Larry Summers, currently Obama's National Economic Council director, warned that a failure to rescue Mexico would lead to another Great Depression. (Ironically, Summers' current position in the Obama administration is "Great Depression czar.")
Republicans in Congress said "no" to Clinton's Welfare-for-Wall-Street plan.
It's not as if this hadn't happened before: In 1981, Reagan allowed Mexico to default on tens of billions of dollars in debt -- Mexico claimed the money was "in my other pair of pants" -- leaving Wall Street to deal with its own bad bets.
As Larry Summers expected, this led like night into day to the Great Depression we experienced during the Reagan years ... Wait, that never happened.
At congressional hearings on Clinton's proposed Mexico bailout a decade later, Republicans Larry Kudlow, Bill Seidman and Steve Forbes all denounced the plan to save Goldman Sachs via a Mexican bailout.
So the Clinton administration did an end run around the Republicans in Congress and rescued improvident Wall Street bankers by giving Mexico a $20 billion line of credit directly from the Treasury's Exchange Stabilization Fund.
Relieved of any responsibility for their losing bets, Wall Street firms leapt into buying other shaky foreign bonds. Soon the U.S. taxpayer, through the International Monetary Fund, was propping up bonds out of South Korea, Thailand, Indonesia, then Russia -- all to save Goldman Sachs.
The IMF could have saved itself a lot of paperwork by just sending taxpayer money directly to Goldman, but I think they're saving that for Obama's second term.
Throughout every bailout, congressional Republicans were screaming from the rooftops that this wasn't capitalism. It was "Government Sachs." As Rep. Spencer Bachus (R-Ala.) put it, the same rules that apply to welfare mothers "ought to apply to rich Greenwich, Conn., investors who are multimillionaires."
But Wall Street raised a lot of money for the Democrats, so Clinton bailed them out, over and over again.
Before you knew it, once-respectable Wall Street institutions were buying investment products even more ludicrous than Mexican bonds: They were buying the mortgages of Mexican strawberry-pickers.
Why shouldn't Wall Street trust in suicidal loans no sane person would ever imagine could be paid back? Time after time, when their bets paid off, they pocketed huge fees; when their bets failed, they sent the bill to the taxpayers.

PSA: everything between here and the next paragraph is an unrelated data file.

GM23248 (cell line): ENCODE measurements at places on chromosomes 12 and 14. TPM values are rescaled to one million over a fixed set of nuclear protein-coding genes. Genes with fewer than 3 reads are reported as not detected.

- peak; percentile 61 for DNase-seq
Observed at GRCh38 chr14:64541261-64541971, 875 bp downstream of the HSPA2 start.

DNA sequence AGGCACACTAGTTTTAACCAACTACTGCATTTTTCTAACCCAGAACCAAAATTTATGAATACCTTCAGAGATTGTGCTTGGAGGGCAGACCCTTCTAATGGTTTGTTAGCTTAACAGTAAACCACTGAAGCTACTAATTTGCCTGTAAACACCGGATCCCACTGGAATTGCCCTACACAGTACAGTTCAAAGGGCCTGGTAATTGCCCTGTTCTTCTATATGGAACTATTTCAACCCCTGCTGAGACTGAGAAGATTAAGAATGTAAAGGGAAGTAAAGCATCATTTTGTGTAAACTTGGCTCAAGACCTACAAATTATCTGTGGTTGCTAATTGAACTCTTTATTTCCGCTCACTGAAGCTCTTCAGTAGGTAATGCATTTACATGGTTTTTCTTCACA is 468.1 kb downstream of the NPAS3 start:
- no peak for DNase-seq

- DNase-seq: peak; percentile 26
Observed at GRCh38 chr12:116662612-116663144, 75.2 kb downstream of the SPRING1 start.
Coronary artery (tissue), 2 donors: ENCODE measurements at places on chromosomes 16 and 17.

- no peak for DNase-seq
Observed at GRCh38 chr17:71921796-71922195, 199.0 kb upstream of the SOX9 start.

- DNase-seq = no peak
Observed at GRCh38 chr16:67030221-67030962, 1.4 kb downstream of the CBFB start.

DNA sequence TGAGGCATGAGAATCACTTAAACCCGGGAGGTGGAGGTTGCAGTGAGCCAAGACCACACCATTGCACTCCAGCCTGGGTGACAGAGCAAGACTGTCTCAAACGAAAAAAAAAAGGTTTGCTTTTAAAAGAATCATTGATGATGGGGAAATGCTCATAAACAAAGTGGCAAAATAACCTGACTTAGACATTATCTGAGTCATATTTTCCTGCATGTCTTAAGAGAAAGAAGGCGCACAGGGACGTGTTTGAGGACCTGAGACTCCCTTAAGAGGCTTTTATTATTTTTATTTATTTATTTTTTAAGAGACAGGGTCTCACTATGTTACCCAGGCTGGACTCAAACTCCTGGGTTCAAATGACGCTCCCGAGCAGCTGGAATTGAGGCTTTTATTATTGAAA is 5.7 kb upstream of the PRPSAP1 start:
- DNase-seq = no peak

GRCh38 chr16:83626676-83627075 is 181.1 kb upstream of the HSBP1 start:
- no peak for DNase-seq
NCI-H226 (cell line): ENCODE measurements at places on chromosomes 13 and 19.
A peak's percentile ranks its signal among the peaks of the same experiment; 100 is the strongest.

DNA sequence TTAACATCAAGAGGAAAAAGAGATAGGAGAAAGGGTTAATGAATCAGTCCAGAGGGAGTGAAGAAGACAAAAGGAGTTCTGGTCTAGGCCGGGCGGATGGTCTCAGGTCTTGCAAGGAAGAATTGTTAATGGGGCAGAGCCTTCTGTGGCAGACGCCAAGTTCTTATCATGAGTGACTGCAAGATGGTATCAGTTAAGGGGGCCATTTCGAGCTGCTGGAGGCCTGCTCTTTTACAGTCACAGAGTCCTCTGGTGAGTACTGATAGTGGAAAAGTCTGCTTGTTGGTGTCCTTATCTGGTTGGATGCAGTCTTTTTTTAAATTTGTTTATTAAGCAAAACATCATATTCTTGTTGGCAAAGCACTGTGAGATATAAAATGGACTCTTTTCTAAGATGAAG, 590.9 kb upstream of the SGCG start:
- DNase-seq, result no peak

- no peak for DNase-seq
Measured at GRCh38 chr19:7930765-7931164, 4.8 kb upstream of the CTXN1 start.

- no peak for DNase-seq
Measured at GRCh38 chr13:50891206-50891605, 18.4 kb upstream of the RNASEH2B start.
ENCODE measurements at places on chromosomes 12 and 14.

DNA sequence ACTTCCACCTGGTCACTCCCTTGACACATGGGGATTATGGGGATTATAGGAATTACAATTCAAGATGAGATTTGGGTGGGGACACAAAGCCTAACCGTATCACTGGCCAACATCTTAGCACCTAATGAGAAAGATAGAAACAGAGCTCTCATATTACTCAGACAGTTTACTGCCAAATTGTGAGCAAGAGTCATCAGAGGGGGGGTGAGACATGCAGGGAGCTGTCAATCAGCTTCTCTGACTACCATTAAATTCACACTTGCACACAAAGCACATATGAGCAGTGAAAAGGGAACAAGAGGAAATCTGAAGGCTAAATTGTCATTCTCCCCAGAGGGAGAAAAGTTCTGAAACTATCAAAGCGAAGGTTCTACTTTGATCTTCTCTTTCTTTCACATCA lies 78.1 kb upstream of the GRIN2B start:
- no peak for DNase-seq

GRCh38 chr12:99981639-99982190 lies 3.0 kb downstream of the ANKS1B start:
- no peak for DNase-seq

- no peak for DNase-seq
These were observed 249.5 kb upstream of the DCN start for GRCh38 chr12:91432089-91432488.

With nothing to fear, the big financial houses bought, repackaged and resold investment products that included loans like the one issued by Washington Mutual to non-English-speaking strawberry pickers earning a combined $14,000 a year to purchase a $720,000 house.
But the financial wizards on Wall Street were trading these preposterous loans as if they were bars of gold. They may as well have bet the entire U.S. economy on a dice game in an alley off 44th Street.
Every mortgage-backed security bundle was infected with suicidal, politically correct loans that had been demanded by community organizers such as Barack Obama -- as is thoroughly documented in Schweizer's book.
On the off chance that mammoth mortgages to people who could barely afford food somehow went bad, Wall Street firms could be confident that their Democrat friends would bail them out.
Even the Republicans would have to bail them out this time: They had strapped the dynamite of toxic loans onto the entire economy and were threatening to pull the clip. Wall Street had infected every financial institution in the country, including completely innocent banks.
But now Obama says he's going to "fight" Wall Street, which is as plausible as claiming he'll "fight" the trial lawyers.
As Schweizer demonstrates, whenever the Democrats "regulate" Wall Street, the innocent pay through the nose, while Wall Street swine lower than drug dealers and pornographers end up with multimillion-dollar bonuses so they can run for governor of New Jersey and fund lavish Democratic fundraisers in the Hamptons.
Republicans should respond the way they always have: Support the free market, not looters and welfare recipients on Wall Street, especially the Democrats' friends at Goldman.